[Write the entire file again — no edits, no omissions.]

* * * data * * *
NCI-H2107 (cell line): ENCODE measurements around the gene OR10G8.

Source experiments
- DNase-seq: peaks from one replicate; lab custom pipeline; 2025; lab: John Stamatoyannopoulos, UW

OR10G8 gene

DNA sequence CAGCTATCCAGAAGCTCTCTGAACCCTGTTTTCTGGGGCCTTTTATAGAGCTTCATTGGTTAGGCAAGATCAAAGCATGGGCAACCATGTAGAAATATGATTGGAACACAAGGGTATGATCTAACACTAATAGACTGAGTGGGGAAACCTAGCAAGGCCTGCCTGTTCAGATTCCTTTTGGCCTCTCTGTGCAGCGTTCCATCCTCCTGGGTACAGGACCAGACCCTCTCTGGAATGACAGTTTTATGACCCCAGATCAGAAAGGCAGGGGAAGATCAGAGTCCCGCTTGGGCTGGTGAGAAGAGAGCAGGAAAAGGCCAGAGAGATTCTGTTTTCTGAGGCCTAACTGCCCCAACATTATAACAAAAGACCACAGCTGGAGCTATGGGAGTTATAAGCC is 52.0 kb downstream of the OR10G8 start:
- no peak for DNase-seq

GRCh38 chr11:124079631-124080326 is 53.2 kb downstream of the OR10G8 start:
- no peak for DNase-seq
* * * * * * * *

NCI-H2107 (cell line): ENCODE measurements around the gene OR10G8.

Source experiments
- DNase-seq: peaks from one replicate; lab custom pipeline; 2025; lab: John Stamatoyannopoulos, UW

OR10G8 gene

DNA sequence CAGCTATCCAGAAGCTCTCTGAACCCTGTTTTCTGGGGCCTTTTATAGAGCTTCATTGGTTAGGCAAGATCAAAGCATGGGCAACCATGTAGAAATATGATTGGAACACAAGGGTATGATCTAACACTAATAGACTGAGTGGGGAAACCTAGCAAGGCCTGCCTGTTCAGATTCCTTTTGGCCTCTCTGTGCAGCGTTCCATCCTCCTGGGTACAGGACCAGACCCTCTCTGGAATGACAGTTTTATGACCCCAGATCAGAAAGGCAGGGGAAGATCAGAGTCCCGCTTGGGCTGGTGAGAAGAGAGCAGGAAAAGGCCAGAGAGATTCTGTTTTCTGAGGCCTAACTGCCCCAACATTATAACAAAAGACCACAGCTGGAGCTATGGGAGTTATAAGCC is 52.0 kb downstream of the OR10G8 start:
- no peak for DNase-seq

GRCh38 chr11:124079631-124080326 is 53.2 kb downstream of the OR10G8 start:
- no peak for DNase-seq